We can’t be friends

American and Afghan soldiers (via Dion at the Wall Street Journal):

In 68 focus groups involving 613 Afghan police and soldiers throughout three provinces, some Afghans praised their American colleagues. But many, when asked what criticisms they had of the Americans, described American troops as “violent, reckless, intrusive, arrogant, self-serving, profane, infidel bullies hiding behind high technology,” the report said.

In an accompanying survey of about 100 U.S. troops, soldiers uniformly gave their Afghan partners poor marks. In a series of focus groups with about 130 Americans in total, the soldiers, asked about their complaints, described the Afghan service members as “cowardly, incompetent, obtuse, thieving, complacent, lazy, pot-smoking, treacherous and murderous radicals,” according to the report.

The president and the parliamentarians (via Martine at the Afghansistan Analysts Network):

Afghanistan’s MPs have been in strike action that is unusual for a parliament: Since more than a week they refuse to debate. They sit still in the house and only from time to time let steam out by banging their desks, giving them some fun in a frustrating situation. The reason: They want to show their indignation to the President that he still has not made good of his promise to introduce the remaining seven ministers for a vote of confidence and force him to finally oblige (see an earlier blog on these developments here). In order to show that they are serious, they even had not gone into their summer recess which had actually started on 5 June. Now it is almost over without having ever started and the President is still ignoring them. He even chose to travel to Kazakhstan, instead, to participate as a guest in the Shanghai Cooperation Organisation summit.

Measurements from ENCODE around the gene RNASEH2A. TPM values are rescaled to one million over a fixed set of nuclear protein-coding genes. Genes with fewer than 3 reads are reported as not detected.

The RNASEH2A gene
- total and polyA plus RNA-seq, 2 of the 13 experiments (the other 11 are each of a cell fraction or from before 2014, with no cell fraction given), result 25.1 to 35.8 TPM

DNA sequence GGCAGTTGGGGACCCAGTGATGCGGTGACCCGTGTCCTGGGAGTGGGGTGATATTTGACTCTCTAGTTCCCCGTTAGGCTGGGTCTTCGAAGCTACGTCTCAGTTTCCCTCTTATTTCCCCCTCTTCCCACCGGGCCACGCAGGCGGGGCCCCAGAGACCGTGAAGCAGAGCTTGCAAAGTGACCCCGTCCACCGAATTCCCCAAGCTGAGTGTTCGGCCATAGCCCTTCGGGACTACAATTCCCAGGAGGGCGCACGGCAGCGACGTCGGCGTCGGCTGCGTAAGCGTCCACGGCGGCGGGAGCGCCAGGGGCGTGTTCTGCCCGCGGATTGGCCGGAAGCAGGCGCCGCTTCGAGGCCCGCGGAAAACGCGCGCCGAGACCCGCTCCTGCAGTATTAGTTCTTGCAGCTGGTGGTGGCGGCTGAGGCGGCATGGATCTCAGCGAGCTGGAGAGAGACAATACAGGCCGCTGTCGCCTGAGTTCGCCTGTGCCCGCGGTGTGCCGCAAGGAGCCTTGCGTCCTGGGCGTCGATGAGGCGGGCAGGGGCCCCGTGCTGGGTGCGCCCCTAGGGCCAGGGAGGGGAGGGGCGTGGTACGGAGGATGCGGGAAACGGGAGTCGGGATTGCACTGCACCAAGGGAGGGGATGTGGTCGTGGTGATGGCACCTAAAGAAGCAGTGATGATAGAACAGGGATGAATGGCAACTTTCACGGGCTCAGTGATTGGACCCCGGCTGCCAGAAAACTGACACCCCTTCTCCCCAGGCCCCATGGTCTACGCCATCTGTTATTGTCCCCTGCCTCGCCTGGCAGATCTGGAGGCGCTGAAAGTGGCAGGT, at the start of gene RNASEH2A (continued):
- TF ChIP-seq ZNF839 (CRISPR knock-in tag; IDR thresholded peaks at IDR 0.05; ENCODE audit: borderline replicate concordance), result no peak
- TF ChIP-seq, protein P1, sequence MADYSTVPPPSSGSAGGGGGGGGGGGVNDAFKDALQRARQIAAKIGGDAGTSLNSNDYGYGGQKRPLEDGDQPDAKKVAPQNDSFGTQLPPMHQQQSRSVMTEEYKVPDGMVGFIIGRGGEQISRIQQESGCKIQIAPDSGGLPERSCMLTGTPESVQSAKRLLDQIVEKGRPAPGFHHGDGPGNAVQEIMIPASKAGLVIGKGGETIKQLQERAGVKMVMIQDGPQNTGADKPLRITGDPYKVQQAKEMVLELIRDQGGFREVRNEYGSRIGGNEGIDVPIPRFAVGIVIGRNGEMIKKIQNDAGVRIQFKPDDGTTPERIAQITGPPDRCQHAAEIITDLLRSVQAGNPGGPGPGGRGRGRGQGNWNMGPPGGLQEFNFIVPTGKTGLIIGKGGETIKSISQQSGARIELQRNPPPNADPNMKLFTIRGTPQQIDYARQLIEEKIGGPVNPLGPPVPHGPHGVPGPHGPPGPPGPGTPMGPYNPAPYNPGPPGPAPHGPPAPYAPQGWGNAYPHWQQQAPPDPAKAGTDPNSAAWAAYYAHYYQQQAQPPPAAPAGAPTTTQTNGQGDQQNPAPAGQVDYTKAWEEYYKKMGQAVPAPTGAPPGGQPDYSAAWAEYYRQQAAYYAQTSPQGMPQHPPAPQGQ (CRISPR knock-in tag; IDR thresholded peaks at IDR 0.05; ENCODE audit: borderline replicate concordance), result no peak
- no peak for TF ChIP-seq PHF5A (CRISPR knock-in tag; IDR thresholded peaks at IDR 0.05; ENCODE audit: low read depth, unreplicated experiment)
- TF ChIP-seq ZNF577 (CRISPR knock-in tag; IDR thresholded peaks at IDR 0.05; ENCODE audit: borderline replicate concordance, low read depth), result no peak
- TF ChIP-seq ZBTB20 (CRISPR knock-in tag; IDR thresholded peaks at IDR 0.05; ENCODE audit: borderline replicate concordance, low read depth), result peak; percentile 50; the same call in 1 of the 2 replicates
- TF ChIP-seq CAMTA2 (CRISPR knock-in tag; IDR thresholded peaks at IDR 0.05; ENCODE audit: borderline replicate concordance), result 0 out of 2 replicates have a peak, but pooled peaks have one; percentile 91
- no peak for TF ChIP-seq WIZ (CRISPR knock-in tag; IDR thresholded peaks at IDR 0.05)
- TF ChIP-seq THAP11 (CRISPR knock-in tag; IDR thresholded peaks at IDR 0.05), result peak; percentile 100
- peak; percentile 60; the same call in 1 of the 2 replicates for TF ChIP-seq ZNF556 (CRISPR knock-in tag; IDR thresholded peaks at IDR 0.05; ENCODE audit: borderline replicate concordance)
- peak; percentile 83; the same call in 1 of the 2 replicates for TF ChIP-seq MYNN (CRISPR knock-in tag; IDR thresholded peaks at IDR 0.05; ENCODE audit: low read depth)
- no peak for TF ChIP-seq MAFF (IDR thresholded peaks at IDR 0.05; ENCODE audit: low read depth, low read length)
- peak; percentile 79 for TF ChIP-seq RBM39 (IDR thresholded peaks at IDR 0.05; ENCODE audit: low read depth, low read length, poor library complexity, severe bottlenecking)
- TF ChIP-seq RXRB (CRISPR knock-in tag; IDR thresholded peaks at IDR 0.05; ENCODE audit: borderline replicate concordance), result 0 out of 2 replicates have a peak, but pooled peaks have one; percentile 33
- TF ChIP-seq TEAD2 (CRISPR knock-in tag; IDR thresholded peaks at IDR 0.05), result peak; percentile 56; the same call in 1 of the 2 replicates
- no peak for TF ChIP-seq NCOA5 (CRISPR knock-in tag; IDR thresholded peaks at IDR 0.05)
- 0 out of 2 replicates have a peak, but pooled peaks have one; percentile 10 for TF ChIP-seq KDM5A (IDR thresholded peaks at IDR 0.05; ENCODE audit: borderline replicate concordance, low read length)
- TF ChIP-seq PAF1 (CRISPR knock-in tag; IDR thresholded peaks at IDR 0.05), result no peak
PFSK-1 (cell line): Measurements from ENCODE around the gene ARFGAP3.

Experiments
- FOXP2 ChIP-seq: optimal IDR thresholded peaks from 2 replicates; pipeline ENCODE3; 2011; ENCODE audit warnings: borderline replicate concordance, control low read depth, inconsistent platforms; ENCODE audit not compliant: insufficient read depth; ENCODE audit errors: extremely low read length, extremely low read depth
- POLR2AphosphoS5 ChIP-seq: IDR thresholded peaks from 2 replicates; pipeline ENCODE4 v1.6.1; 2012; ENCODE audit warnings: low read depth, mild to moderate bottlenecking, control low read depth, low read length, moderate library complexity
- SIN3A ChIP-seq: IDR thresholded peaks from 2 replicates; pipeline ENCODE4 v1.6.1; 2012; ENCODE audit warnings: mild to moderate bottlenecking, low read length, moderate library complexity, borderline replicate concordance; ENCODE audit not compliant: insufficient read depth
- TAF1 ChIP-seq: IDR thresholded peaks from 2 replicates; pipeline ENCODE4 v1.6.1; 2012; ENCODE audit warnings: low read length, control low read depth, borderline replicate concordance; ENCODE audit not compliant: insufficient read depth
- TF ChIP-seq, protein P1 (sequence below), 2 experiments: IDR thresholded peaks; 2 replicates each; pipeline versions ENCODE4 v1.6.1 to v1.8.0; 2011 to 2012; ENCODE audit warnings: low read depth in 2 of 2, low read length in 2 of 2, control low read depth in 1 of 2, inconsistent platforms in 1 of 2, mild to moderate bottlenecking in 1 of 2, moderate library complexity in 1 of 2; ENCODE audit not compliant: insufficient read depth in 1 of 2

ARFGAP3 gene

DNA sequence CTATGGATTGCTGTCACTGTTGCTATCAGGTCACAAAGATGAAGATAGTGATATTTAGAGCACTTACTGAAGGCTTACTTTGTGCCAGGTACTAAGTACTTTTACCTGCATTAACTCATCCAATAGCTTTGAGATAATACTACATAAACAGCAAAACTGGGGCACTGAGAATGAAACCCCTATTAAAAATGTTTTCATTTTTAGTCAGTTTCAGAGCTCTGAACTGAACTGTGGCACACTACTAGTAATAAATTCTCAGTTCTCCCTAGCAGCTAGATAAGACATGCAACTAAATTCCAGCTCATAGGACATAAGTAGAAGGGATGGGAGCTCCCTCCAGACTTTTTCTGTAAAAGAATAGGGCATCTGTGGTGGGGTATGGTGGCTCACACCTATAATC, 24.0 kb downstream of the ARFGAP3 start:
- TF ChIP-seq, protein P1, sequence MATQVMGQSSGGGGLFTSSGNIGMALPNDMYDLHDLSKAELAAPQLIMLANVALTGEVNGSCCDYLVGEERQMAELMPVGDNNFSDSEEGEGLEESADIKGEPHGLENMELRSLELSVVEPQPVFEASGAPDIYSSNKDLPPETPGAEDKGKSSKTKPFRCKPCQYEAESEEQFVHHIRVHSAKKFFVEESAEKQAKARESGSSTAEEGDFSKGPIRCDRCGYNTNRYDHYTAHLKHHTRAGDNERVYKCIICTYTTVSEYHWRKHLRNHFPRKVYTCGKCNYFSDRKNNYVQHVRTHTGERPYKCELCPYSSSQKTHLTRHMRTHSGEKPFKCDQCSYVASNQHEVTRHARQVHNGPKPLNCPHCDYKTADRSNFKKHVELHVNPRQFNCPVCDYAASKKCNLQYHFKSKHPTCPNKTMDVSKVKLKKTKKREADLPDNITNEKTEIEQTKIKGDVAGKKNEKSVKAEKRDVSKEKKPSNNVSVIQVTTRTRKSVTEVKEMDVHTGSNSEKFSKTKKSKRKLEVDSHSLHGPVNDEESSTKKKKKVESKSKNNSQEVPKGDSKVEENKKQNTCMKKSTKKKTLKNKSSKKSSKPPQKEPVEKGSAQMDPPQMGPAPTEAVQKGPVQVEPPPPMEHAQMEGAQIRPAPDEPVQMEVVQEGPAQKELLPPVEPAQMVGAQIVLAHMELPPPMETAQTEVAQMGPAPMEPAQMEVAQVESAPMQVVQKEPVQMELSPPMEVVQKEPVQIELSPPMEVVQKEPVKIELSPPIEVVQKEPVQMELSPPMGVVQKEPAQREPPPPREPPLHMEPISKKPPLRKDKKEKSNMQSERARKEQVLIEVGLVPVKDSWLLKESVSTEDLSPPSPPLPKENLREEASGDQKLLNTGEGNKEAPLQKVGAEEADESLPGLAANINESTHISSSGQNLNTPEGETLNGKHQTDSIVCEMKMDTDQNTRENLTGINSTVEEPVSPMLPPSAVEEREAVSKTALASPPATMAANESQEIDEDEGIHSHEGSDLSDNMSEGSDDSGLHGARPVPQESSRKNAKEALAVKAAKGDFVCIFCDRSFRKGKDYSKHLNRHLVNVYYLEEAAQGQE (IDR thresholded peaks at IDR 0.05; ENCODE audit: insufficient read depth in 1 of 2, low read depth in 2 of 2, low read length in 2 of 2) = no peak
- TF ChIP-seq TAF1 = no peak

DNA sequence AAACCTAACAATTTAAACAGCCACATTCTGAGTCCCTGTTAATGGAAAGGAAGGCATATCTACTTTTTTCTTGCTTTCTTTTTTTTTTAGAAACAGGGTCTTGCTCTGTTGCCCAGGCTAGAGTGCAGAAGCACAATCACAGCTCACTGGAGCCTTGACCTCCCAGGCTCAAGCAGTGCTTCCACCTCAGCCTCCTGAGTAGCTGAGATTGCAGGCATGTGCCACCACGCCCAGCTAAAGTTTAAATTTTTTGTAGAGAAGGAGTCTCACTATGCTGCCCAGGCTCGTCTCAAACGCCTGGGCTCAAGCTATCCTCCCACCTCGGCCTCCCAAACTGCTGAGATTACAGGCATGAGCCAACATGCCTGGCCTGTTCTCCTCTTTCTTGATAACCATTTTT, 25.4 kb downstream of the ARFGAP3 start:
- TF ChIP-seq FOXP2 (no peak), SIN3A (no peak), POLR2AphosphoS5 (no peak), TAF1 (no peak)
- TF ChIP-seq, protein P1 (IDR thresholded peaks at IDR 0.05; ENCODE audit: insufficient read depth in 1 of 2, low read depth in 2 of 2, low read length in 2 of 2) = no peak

Afghanistan and Pakistan (via Josh at Registan.net):

Afghanistan and Pakistan have made a habit of engaging in combat with each other over the last few years. I wrote about it earlier this year for AfPak Channel, and later noted an even bigger engagement than had previously been reported. But things have found a way to get even worse.